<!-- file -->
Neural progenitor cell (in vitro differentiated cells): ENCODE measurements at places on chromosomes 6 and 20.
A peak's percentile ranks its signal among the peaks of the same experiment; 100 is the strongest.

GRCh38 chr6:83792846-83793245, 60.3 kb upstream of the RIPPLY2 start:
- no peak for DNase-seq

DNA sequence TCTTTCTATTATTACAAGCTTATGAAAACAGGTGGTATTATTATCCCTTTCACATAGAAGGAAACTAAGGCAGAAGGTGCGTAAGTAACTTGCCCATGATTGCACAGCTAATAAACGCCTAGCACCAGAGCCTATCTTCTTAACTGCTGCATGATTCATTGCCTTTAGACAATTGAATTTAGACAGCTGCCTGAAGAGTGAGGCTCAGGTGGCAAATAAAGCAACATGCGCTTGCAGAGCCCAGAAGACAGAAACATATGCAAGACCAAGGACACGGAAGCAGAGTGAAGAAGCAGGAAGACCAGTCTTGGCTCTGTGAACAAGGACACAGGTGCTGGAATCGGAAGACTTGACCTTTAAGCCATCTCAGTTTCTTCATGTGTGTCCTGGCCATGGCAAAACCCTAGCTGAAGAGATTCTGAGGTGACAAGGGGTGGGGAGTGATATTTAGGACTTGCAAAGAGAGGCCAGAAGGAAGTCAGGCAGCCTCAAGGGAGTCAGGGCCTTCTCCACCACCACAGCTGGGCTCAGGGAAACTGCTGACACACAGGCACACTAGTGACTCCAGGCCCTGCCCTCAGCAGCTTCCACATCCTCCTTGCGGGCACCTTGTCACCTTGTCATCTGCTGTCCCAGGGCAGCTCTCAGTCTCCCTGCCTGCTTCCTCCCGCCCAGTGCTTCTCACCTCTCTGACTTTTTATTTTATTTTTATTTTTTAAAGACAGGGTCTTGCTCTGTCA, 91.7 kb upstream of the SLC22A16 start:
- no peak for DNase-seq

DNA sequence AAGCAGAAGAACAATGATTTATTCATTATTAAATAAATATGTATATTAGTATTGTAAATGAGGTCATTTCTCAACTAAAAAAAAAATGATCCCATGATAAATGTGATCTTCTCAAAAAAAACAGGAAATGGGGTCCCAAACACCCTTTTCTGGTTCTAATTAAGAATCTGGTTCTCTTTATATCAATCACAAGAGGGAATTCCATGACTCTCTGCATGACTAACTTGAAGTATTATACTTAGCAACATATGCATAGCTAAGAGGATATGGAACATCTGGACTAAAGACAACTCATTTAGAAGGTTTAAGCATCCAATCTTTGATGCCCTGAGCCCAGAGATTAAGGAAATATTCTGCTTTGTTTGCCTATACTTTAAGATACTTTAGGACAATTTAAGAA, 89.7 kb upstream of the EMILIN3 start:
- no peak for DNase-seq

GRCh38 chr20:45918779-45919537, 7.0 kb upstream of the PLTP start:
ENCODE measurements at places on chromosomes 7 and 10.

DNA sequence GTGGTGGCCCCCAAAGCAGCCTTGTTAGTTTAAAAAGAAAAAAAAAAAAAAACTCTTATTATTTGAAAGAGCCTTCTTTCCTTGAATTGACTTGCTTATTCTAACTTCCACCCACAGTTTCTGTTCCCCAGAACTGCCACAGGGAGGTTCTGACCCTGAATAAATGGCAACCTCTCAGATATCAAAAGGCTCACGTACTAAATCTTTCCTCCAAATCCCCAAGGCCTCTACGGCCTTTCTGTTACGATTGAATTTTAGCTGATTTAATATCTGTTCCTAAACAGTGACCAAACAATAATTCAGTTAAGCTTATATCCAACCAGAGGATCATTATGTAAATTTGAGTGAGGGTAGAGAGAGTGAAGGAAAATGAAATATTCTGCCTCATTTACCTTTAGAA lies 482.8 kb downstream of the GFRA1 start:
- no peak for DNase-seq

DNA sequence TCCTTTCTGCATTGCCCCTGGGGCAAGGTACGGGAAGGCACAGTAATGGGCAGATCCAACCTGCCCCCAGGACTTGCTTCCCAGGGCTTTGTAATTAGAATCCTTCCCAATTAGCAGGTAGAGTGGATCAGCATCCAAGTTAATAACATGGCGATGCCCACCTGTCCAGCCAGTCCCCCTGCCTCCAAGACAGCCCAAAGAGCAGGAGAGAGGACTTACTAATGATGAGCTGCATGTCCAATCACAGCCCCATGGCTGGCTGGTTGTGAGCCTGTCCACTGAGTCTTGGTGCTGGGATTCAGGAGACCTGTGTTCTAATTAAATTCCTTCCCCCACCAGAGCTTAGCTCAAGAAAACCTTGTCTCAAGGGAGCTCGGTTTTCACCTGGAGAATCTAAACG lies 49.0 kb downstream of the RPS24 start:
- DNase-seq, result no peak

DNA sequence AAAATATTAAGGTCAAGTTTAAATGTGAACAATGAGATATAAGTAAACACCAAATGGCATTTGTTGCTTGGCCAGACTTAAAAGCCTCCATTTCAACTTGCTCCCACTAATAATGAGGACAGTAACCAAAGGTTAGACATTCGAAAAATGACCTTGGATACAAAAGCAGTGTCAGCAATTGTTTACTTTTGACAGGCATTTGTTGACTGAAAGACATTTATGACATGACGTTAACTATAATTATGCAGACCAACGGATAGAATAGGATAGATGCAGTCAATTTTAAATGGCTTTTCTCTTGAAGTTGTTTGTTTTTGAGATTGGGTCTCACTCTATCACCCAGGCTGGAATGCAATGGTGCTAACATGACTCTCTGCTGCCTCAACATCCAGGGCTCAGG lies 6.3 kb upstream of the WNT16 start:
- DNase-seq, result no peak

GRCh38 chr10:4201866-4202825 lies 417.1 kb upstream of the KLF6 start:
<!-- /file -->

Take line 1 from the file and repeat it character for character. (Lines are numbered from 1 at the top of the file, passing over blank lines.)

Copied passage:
Neural progenitor cell (in vitro differentiated cells): ENCODE measurements at places on chromosomes 6 and 20.